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The Talmud, the book of Jewish law, is one of the most challenging religious texts in the world. But it is being read in ever larger numbers, partly thanks to digital tools that make it easier to grasp, and growing interest from women – who see no reason why men should have it to themselves.

The Talmud text ,one of the most scholarly books ever
The Talmud text, one of the most scholarly books ever

Step into the last carriage of the 07:53 train from Inwood to Penn Station in New York and you may be in for a surprise. The commuters here are not looking at their phones or checking the value of their shares, but peering down at ancient Hebrew and Aramaic text and discussing fine points of Judaic law.

It’s a study group on wheels, and the book absorbing their attention in between station announcements is the Talmud – one of the most challenging and perplexing religious texts in the world.

The group started 22 years ago, to help Long Island’s Jewish commuters find their way through the “book”, which stretches to well over 10 million words across 38 volumes.

The digital apps of Talmud
The digital apps of Talmud

When someone asked Einstein, shortly before his death, what he would do differently if he could live his life again, he replied without hesitation: “I would study the Talmud.”

It contains the foundations of Halakha – the religious laws that dictate all aspects of life for observant Jews from when they wake in the morning to when they go to sleep at night.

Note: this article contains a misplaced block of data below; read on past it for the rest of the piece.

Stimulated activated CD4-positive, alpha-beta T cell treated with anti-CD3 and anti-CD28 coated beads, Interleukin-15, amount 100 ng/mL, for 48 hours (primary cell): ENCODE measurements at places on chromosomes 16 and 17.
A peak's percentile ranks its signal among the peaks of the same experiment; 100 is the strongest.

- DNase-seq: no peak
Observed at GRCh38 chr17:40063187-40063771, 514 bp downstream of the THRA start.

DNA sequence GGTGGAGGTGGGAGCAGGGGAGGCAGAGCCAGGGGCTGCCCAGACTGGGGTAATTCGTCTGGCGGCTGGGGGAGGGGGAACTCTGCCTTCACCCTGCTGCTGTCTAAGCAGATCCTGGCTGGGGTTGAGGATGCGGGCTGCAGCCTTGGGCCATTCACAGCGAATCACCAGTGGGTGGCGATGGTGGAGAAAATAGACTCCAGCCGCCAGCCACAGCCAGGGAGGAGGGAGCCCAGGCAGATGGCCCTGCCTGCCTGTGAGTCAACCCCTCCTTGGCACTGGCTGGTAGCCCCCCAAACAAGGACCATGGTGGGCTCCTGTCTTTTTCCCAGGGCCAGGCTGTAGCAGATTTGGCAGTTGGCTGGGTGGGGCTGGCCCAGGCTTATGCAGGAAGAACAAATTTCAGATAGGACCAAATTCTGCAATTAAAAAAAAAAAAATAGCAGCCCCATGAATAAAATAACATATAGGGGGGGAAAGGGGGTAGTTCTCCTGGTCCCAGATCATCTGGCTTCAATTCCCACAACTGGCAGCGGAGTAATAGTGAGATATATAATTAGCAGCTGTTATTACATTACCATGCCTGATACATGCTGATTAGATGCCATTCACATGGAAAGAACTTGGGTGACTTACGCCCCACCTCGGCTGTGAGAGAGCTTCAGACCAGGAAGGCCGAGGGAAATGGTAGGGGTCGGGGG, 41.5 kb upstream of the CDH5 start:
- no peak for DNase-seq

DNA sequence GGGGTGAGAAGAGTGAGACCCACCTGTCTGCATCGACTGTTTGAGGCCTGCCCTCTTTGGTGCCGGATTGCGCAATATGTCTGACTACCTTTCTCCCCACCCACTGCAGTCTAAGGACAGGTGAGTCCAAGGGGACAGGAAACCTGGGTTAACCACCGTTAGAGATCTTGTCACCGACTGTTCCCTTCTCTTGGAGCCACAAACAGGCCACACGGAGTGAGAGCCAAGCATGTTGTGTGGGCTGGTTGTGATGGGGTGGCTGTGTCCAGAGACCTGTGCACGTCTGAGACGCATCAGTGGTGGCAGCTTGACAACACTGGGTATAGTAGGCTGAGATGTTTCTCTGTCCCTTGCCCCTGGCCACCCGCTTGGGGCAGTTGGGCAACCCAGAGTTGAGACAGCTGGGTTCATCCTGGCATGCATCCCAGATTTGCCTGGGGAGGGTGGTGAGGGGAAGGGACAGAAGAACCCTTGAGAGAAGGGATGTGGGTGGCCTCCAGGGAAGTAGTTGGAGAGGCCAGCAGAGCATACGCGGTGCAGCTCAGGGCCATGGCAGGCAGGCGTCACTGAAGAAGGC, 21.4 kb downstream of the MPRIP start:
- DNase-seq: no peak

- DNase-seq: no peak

Every imaginable topic is covered, from architecture to trapping mice. To a greater extent than the other main Jewish holy book, the Torah, the Talmud is a practical book about how to live.

“The laws are very, very relevant to everyday life,” says Eliezer Cohen, a real estate manager who organises the classes on the train with a couple of other amateur scholars. “Many times, I go to the office afterwards and I’ll get questions on current events or in business and I’ll say, ‘Oh, we just learnt that today in the Talmud.’ It’s a blueprint for life.”

But the Talmud is perhaps better described as a prompt for discussion and reflection, rather than a big book of Do’s and Don’ts.

“The Talmud is really about the conversation and the conversation never ends,” says Rabbi Dov Linzer, of the Yeshivat Chovevei Torah School in New York. It is a distillation not just of oral law, but also the debates and disagreements about those laws – with different rabbinic sources occupying a different space on the Talmudic page. Mixed in with it all are folk stories and jokes.

At one time, tackling this most forbidding of texts was restricted to male scholars ready to devote themselves to prolonged study in a yeshiva or religious school.

Then, in 1923, a rabbi named Meir Shapiro introduced a study regime known as daf yomi, or “page-a-day”. Under the supervision of a teacher or a fellow student who has prepared in advance, students read through two facing pages of Talmud and commentary, try to work out the meaning and discuss the implications for their lives.

When the commuters of Long Island struggle over a difficult passage of Talmud, they know that tens of thousands of Jews all over the world are on the same page. And when he travels abroad, Eliezer Cohen can usually find a local group to continue his studies.

On one trip to Jerusalem, he even encountered a man who, like him, taught the daily reading on his way to work (although on a bus, rather than a train).